Saturday, September 19th, 2009

Midwest Miscellany

The Urbanophile on Smart City Radio

I am one of Carol Coletta’s guests on Smart City Radio this week. This is a great program and I’m happy to be a part of it. There are tons of archived segments online with all sorts of great guests and discussions. My episode page is here, and you can also listen via the embedded player below. I talk about many of my usual themes, including transit in Chicago, talent attraction, Detroit, and the impact of Generation Y. My segment starts around 25:30, but I’m sure you’ll want to listen to the whole thing.

Federal Urban Policy

This week I attended the Metropolitan Planning Council’s annual luncheon. Their guests were Adolfo Carrión, Director of the White House Office of Urban Affairs, Lisa Jackson, EPA Adminstrator, Shelley Poticha, a senior advisor at HUD, and Ray LaHood, Secretary of Transportation.

They made a number of wide ranging comments, but a few things stuck with me. One was Adolfo Carrión talking about how the Obama administration wants to establish more direct relationships between cities and the federal government. He particularly cited how federal funding routed through state governments often gets diverted to rural areas in amounts disproportionate to their population, need, and economic impact. I thought back to a situation earlier in the stimulus cycle where the Ohio Department of Transportation withdrew $100 million from a critically needed project in Cleveland at the same time it was sending $150 million to build a bypass around a town of 5,000 people. Clearly, if nothing else, states are just another bureaucratic layer, so bypassing it should be good for efficiency. Here’s an article where Sec. LaHood talks about the same thing.

Another item was affordable housing and how cities, especially now that they are becoming more popular, are increasingly out of reach of many people who might want to live in them. The feds want to start measuring affordability using a combined housing + transportation cost measure. Again, we’ll see. I would like to have heard more about the conundrum that progressive policies sometimes contribute to this unaffordability. Even in progressive Chicago, more than half of all renters pay more than a third of their income in rent.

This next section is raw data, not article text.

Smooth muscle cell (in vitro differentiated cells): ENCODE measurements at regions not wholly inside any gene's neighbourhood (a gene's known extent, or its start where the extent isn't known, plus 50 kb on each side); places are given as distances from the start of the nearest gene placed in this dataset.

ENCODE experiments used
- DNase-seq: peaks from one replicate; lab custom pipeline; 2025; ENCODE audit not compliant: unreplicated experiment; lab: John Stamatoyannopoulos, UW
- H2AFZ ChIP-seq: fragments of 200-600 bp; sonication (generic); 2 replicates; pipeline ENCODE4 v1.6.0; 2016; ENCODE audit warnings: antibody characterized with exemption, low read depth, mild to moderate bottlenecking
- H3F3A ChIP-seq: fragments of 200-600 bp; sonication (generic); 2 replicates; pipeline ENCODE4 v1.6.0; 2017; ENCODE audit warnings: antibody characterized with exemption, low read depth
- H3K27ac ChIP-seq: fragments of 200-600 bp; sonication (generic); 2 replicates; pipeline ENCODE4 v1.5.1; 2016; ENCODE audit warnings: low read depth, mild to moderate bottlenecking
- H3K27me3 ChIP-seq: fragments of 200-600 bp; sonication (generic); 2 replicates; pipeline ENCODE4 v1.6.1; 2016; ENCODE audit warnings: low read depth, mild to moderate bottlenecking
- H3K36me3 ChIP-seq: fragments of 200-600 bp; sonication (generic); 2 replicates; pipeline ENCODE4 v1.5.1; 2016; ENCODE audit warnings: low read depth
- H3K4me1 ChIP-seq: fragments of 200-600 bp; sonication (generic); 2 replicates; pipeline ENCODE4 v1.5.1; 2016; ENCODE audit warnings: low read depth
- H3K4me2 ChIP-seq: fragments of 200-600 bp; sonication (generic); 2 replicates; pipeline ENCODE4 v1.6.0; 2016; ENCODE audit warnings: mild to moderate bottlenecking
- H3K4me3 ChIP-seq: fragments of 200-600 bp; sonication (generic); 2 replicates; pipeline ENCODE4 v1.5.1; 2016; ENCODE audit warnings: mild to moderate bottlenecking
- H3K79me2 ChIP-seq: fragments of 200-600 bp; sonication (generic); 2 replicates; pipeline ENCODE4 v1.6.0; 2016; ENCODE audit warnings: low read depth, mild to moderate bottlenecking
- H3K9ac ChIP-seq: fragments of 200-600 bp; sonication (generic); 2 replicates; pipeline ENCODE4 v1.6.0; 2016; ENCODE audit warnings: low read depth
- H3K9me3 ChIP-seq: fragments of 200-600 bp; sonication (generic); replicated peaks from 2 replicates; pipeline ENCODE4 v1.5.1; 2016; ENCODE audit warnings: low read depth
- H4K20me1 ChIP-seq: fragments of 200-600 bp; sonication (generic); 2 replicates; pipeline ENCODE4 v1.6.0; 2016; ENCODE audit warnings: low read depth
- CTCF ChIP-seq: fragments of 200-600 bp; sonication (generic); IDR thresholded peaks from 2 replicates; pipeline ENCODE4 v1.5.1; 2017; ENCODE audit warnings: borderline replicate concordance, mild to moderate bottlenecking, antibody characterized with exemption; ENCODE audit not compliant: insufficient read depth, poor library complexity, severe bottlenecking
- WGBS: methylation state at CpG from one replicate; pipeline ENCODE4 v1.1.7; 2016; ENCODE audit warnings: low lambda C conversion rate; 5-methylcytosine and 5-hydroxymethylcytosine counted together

Lastly, Sec. LaHood was fired up and enthusiastic about high speed rail. He was visibly animated when talking about it. At one point when asked a question on another topic, he said, “I want to talk about high speed rail, so I’m going to ignore that question.” And, “High speed passenger rail is coming to America.”

The MPC also gave two awards at the event. One of them was the Burnham Award for Excellence in Planning, which was given to Metropolis 2020. George Ranney accepted the award on behalf of the organization, and made a couple of interesting statements. One, he said that they would be unveiling a major and controversial proposal for overhauling public transit in Chicago. I look forward to hearing about that. He also issued a forthright condemnation of public corruption in Illinois, to which we can all add an amen.

America 2050 High Speed Rail Plan

America 2050 did some research around city pair demand to draw a phased map of high speed rail routes in the United States. Here’s the static version. There is more on their site.

United States Bicycle Route System

Richard Layman
pointed us at this cool map of a proposed national bicycle route system.

You might think cross-country biking is crazy, but keep in mind this was put out by the Adventure Cycling Association.

Brookings: Great Lakes Cities in the Recession

The Brookings Institution has a report out looking at how the 21 largest metro areas in the Great Lakes region are faring during the recession. Their conclusion is that the impact has been highly varied across the region. Here’s their map of how the Great Lakes metros mapped into national performance quintiles:

The map shows what the report stresses, namely that Pittsburgh is a particularly good performer in this recession, as is Des Moines.

The Top Urban Thinkers of All Time

Planetizen ran an extended poll asking their readers to vote for the top urban thinkers of all time. They just published the final results and the top 100 are here. I’ll include the top ten below.

  1. Jane Jacobs
  2. Andres Duany
  3. Christopher Alexander
  4. Frederick Law Olmsted
  5. Kevin A. Lynch
  6. Daniel Burnham
  7. Lewis Mumford
  8. Leon Krier
  9. William H. Whyte
  10. Jan Gehl